Documentary on the legendary music exec kicks off the festival, followed by all-star performances
(This piece has been updated to add a video of Aretha Franklin performing in honor of Clive Davis)
Something about Clive Davis clearly brings out the best in musical performers.
That was again evident at the premiere of the documentary Clive Davis: The Soundtrack of Our Lives, which kicked off the 16th edition of the Tribeca Film Festival Wednesday night. The film by Chris Perkel sheds light on the special rapport Davis developed through the decades with artists as diverse as Janis Joplin, Aerosmith, Whitney Houston, Miles Davis, Bruce Springsteen, Aretha Franklin, Barry Manilow and many more.
I was ready to give this industry up. And your immortal words still ring in my ear. ‘You may be ready to leave the industry. But the industry is not ready to leave you.’
The relationship came down to respect and trust. He respected the artists -- their unique gifts and potential -- and they trusted his judgment to choose material that would appeal to the public and demonstrate their talent.
Some of those artists, now in their 70s, returned to Radio City Music Hall to perform in honor of Clive after the documentary premiere, and most sounded remarkably good. I don't think they could live with the idea of disappointing the master.
Barry Manilow, in perhaps his first public performance since he revealed he's gay, played a medley of his hits, many of which Davis originally chose for him (in the film Manilow talks about his initial reluctance to record much of the material).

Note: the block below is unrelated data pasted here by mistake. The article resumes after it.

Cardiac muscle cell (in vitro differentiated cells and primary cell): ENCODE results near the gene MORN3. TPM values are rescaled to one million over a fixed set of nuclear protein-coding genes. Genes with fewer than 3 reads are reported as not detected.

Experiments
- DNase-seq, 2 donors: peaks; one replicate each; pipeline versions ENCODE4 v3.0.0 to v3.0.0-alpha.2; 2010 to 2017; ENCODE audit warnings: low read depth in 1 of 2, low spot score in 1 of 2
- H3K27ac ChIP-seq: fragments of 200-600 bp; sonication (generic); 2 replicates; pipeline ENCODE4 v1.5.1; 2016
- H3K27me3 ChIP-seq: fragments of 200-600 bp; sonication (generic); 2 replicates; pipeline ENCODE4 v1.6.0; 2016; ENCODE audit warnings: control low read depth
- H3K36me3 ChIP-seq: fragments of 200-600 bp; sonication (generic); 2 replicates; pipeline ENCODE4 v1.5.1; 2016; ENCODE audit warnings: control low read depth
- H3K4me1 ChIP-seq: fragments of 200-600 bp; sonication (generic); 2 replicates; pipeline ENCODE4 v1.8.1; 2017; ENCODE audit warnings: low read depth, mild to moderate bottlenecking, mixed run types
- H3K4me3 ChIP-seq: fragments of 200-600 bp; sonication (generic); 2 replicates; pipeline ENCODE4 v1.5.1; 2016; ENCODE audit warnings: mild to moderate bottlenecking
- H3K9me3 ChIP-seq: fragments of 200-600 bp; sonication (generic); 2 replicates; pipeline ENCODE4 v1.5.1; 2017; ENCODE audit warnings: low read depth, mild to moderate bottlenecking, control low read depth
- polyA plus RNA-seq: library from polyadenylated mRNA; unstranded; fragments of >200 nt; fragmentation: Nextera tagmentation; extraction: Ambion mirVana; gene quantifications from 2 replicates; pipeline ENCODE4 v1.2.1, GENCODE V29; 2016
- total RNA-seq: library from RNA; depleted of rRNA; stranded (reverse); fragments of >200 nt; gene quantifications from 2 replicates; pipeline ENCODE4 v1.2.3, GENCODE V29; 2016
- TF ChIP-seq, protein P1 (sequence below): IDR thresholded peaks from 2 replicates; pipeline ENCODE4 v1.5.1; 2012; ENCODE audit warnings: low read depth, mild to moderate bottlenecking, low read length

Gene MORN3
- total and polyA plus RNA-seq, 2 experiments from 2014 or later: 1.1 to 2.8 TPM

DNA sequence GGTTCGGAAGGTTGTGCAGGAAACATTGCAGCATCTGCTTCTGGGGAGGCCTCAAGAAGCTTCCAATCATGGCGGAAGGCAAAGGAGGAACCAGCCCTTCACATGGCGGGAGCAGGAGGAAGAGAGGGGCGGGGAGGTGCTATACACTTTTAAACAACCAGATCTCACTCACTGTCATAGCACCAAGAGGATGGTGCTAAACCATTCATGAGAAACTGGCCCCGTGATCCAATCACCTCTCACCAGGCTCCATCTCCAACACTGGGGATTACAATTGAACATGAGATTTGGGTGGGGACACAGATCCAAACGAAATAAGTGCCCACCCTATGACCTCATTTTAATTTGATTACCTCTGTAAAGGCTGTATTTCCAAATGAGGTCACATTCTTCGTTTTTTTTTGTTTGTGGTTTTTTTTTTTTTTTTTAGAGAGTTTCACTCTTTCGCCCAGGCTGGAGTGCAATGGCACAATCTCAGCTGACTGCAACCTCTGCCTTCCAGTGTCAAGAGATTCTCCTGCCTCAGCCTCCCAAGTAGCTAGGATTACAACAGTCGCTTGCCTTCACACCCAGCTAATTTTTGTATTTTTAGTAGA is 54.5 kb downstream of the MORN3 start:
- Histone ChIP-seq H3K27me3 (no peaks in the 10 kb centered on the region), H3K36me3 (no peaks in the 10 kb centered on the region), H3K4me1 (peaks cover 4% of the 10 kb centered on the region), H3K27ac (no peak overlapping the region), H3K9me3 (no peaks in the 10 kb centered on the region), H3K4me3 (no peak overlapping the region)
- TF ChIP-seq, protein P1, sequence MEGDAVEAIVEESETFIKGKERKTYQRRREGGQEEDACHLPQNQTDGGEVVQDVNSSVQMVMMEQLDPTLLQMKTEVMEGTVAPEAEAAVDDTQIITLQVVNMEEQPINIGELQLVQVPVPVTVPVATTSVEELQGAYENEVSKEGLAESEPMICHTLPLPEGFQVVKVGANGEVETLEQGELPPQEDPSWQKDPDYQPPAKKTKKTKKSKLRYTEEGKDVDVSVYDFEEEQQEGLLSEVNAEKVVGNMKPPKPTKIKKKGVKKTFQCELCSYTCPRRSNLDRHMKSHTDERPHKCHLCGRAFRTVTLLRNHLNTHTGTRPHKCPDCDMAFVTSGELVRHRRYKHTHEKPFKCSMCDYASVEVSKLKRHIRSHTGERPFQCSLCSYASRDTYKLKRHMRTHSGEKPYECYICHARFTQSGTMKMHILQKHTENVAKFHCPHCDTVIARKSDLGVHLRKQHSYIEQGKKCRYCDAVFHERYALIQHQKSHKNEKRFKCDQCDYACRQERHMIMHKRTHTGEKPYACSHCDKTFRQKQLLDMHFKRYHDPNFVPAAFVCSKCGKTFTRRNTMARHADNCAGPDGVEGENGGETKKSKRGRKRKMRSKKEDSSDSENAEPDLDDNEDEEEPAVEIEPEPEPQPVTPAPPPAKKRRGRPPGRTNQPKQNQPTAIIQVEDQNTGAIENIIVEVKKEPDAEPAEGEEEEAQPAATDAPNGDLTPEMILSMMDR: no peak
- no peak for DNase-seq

The last time I heard Manilow perform -- at a Democratic fundraiser in LA in 2004 -- he couldn't sing on key to save his life. But Wednesday night he sounded like the top-selling singer he was in the 70s and 80s.
So it was with Aretha Franklin, who confessed to having an upper respiratory infection. She sounded better than I've heard her in many years. Same deal with Earth, Wind & Fire. The only artist who struggled to evoke her early vocal accomplishments was Carly Simon, who nonetheless gave a game performance of "Coming Around Again," inventively combined with the nursery rhyme "Itsy Bitsy Spider."
Jennifer Hudson demonstrated her vocal chops by singing Leonard Cohen's "Hallelujah," followed by a selection of songs that made Whitney Houston -- undoubtedly Davis' greatest star -- a pop sensation.
Jennifer Hudson performs "I Wanna Dance with Somebody" in honor of Clive Davis. April 19, 2017
Aretha Franklin performs "(You Make Me Feel Like) A Natural Woman" in honor of Clive Davis. April 19, 2017
Whoopi Goldberg emceed the concert, joking that, like Davis, she too came from a nice Jewish family. She humorously recommended Davis consider her as his possible next "discovery."
"Clive, find me a song!" she joked. With his famous "golden ears" Davis could no doubt oblige.
Matthew Carey is a documentary filmmaker and journalist. His work has appeared on CNN, CNN.com, TheWrap.com, NBCNews.com and Documentary.org.